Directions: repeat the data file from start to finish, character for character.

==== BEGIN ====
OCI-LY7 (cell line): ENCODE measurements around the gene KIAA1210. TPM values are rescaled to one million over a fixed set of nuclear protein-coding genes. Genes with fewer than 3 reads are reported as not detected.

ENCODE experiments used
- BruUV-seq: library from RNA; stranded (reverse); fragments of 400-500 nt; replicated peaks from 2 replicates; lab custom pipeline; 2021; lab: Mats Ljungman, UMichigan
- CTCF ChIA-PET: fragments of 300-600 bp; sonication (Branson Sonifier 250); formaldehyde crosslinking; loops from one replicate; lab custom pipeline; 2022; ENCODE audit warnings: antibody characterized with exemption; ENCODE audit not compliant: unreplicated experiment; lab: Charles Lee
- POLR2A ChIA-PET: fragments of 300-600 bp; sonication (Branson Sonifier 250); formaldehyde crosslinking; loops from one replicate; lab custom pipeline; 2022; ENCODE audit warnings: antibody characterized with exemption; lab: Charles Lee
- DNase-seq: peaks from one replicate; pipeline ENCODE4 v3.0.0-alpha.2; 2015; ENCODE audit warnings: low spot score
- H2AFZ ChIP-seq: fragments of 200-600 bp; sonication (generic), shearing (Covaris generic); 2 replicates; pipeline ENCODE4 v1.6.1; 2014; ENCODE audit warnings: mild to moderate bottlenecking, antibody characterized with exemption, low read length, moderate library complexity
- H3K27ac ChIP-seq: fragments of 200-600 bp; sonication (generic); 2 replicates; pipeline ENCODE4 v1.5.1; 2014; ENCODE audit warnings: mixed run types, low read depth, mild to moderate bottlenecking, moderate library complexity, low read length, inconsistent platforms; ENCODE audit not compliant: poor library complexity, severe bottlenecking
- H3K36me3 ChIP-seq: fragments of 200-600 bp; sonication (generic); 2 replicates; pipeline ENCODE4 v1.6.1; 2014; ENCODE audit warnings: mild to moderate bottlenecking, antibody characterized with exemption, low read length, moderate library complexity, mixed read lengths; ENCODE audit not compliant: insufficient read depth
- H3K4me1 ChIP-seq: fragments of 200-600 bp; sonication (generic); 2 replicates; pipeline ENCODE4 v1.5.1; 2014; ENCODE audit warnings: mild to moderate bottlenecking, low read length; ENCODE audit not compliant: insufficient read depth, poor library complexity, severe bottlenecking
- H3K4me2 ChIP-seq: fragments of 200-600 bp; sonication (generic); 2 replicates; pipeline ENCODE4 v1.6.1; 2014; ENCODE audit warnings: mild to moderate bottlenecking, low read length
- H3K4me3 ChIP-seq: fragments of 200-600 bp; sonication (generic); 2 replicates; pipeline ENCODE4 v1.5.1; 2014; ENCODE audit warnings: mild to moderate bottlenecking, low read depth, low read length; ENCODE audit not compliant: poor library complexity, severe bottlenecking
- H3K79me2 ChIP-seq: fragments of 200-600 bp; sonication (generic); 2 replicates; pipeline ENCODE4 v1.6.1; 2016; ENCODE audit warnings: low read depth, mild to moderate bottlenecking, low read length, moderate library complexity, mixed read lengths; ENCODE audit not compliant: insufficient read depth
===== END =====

OCI-LY7 (cell line): ENCODE measurements around the gene KIAA1210. TPM values are rescaled to one million over a fixed set of nuclear protein-coding genes. Genes with fewer than 3 reads are reported as not detected.

ENCODE experiments used
- BruUV-seq: library from RNA; stranded (reverse); fragments of 400-500 nt; replicated peaks from 2 replicates; lab custom pipeline; 2021; lab: Mats Ljungman, UMichigan
- CTCF ChIA-PET: fragments of 300-600 bp; sonication (Branson Sonifier 250); formaldehyde crosslinking; loops from one replicate; lab custom pipeline; 2022; ENCODE audit warnings: antibody characterized with exemption; ENCODE audit not compliant: unreplicated experiment; lab: Charles Lee
- POLR2A ChIA-PET: fragments of 300-600 bp; sonication (Branson Sonifier 250); formaldehyde crosslinking; loops from one replicate; lab custom pipeline; 2022; ENCODE audit warnings: antibody characterized with exemption; lab: Charles Lee
- DNase-seq: peaks from one replicate; pipeline ENCODE4 v3.0.0-alpha.2; 2015; ENCODE audit warnings: low spot score
- H2AFZ ChIP-seq: fragments of 200-600 bp; sonication (generic), shearing (Covaris generic); 2 replicates; pipeline ENCODE4 v1.6.1; 2014; ENCODE audit warnings: mild to moderate bottlenecking, antibody characterized with exemption, low read length, moderate library complexity
- H3K27ac ChIP-seq: fragments of 200-600 bp; sonication (generic); 2 replicates; pipeline ENCODE4 v1.5.1; 2014; ENCODE audit warnings: mixed run types, low read depth, mild to moderate bottlenecking, moderate library complexity, low read length, inconsistent platforms; ENCODE audit not compliant: poor library complexity, severe bottlenecking
- H3K36me3 ChIP-seq: fragments of 200-600 bp; sonication (generic); 2 replicates; pipeline ENCODE4 v1.6.1; 2014; ENCODE audit warnings: mild to moderate bottlenecking, antibody characterized with exemption, low read length, moderate library complexity, mixed read lengths; ENCODE audit not compliant: insufficient read depth
- H3K4me1 ChIP-seq: fragments of 200-600 bp; sonication (generic); 2 replicates; pipeline ENCODE4 v1.5.1; 2014; ENCODE audit warnings: mild to moderate bottlenecking, low read length; ENCODE audit not compliant: insufficient read depth, poor library complexity, severe bottlenecking
- H3K4me2 ChIP-seq: fragments of 200-600 bp; sonication (generic); 2 replicates; pipeline ENCODE4 v1.6.1; 2014; ENCODE audit warnings: mild to moderate bottlenecking, low read length
- H3K4me3 ChIP-seq: fragments of 200-600 bp; sonication (generic); 2 replicates; pipeline ENCODE4 v1.5.1; 2014; ENCODE audit warnings: mild to moderate bottlenecking, low read depth, low read length; ENCODE audit not compliant: poor library complexity, severe bottlenecking
- H3K79me2 ChIP-seq: fragments of 200-600 bp; sonication (generic); 2 replicates; pipeline ENCODE4 v1.6.1; 2016; ENCODE audit warnings: low read depth, mild to moderate bottlenecking, low read length, moderate library complexity, mixed read lengths; ENCODE audit not compliant: insufficient read depth